1. Most enterprise WLAN controllers expect you to set up the access points to use the three non-overlapping 2.4 GHz channels (1, 6, and 11), organized optimally for coverage and to control co-channel interference. If you're using non-directional dipole antennas, draw a grid of hexagons, each marked with a 1, 6, or 11. Then lay it out so that none of your tiles is adjacent to a like-numbered tile. You'll find this CWNA reference material illuminating, but basically, it looks like this:

    WiFi Micro Channel Architecture

  2. A few enterprise WLAN controllers offer a Single Channel Architecture, wherein all APs pretend to be a single access point on the same channel, and the collision domain is managed centrally. However this is rare. I believe that only two vendors, Meru and Extricom, support this. On any other WLAN controller, setting all APs to the same channel would cause excessive collisions and could result in major performance problems.

  3. I think you are right to suspect that your HP ProCurve network was configured incorrectly, if all of the access points are on the same channel.

  4. However, even after you have fixed it, CompanyMain and CompanyGuest will still show up on the same channel in each physical AP "cell", because they are virtual APs that exist on every one of your physical APs. Each physical AP transmits on only one channel at a time, but can have more than one SSID within that channel. This is not a problem. The key is that each of your physical APs will be transmissing both SSIDs together on a channel that you have selected to eliminate co-channel interference from adjacent physical APs.

Concerning "Unknown SSID":

  1. It certainly could be a neighboring office WLAN with its SSID hidden, but the signal strength is awfully high and it's on your channel. Normally, in an office environment site survey, the "edge" of an AP coverage cell would be about -60 to -65 dBm.

  2. It also could be a rogue or malicious device. Keep in mind that from the perspective of an intruder, WEP is no different from an open network. Anyone who wants to can sniff all the traffic they want from CompanyMain. Of course, they can do this passively without exposing an access point for you to find.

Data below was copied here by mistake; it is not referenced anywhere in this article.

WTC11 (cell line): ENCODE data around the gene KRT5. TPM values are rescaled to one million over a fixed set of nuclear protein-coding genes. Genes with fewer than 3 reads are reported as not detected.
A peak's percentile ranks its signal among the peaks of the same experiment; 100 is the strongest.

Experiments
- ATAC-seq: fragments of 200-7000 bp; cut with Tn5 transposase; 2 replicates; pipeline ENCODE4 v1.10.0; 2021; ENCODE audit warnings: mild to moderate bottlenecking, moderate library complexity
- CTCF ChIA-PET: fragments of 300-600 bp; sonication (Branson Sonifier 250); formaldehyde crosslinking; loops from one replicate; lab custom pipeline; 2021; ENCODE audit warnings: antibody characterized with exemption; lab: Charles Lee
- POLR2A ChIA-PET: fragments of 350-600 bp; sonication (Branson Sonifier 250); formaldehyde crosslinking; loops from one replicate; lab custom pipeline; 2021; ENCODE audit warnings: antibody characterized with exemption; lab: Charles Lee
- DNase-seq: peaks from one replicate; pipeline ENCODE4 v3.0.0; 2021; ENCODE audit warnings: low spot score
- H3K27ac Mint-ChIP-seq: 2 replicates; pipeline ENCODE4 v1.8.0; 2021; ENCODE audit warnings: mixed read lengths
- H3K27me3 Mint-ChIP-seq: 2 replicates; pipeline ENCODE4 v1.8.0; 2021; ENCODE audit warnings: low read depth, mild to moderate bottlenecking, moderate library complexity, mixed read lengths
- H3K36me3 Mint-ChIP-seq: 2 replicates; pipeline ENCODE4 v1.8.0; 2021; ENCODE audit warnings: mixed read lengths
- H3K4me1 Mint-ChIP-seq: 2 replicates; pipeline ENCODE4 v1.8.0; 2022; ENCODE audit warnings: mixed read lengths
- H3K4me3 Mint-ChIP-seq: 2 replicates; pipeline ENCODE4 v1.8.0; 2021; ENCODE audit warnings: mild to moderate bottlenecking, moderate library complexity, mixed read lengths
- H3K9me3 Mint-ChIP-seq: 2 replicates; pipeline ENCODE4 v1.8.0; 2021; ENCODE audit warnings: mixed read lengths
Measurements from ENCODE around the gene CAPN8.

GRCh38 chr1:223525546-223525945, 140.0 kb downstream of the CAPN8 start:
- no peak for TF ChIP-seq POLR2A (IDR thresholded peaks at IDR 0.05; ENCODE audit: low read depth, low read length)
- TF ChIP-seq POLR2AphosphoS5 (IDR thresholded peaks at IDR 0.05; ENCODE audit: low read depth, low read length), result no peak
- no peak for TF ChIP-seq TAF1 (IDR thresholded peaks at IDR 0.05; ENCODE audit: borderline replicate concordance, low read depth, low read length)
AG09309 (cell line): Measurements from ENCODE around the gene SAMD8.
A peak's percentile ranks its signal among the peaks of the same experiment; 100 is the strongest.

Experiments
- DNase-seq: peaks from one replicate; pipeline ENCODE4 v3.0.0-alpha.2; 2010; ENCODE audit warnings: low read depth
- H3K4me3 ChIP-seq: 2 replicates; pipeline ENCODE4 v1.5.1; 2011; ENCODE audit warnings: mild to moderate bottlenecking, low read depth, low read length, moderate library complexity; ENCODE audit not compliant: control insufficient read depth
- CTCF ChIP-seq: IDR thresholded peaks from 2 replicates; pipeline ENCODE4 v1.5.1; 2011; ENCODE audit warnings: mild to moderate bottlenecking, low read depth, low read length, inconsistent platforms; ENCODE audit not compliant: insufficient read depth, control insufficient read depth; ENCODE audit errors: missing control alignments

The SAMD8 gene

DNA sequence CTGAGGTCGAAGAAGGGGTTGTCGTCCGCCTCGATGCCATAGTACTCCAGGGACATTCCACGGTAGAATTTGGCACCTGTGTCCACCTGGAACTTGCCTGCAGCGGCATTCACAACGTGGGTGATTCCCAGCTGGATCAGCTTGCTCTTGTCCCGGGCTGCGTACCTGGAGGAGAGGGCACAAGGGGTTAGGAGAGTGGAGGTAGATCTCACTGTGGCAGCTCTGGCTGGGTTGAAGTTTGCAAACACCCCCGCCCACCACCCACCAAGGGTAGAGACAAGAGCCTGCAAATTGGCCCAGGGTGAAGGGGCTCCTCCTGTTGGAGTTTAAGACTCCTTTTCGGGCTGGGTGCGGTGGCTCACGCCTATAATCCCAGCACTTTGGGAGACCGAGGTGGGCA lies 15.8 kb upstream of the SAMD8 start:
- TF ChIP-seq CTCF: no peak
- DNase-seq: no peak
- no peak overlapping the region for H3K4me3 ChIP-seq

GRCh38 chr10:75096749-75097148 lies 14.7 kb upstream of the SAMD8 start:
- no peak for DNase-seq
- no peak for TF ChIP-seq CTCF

3. It could be another virtual AP on your enterprise WLAN, but with the SSID hidden, although this scenario seems strange to me because the signal strength is weaker than CompanyMain and CompanyGuest. Have you checked the configuration of your WLAN controller to see what SSIDs are configured there? Are CompanyMain and CompanyGuest the only SSIDs?

  4. I also would be very curious to identify the physical location of the unknown device. You may be surprised by how quickly you can find something just by playing warmer/colder with the signal strength. At -40 dBm, it can't be extremely far. You might find a rogue Linksys router under someone's desk in short order. On the other hand, if the signal strength increases when you get closer to each of your corporate access points, then it's a virtual AP on your controller.

WEP on CompanyMain is a real problem:

  1. Today, WEP == no security at all.

  2. Unless your company is perfectly comfortable with having open access points on its corporate network, CompanyMain should be upgraded to WPA2 Enterprise security, authenticating against your company's AD/LDAP servers via RADIUS. You should be able to set up a separate virtual access point on your WLAN controller for testing purposes as you work through getting the authentication process set up.

  3. Were there legacy WEP laptops that have since been retired, enabling you to proceed with the transition to WPA2 Enterprise?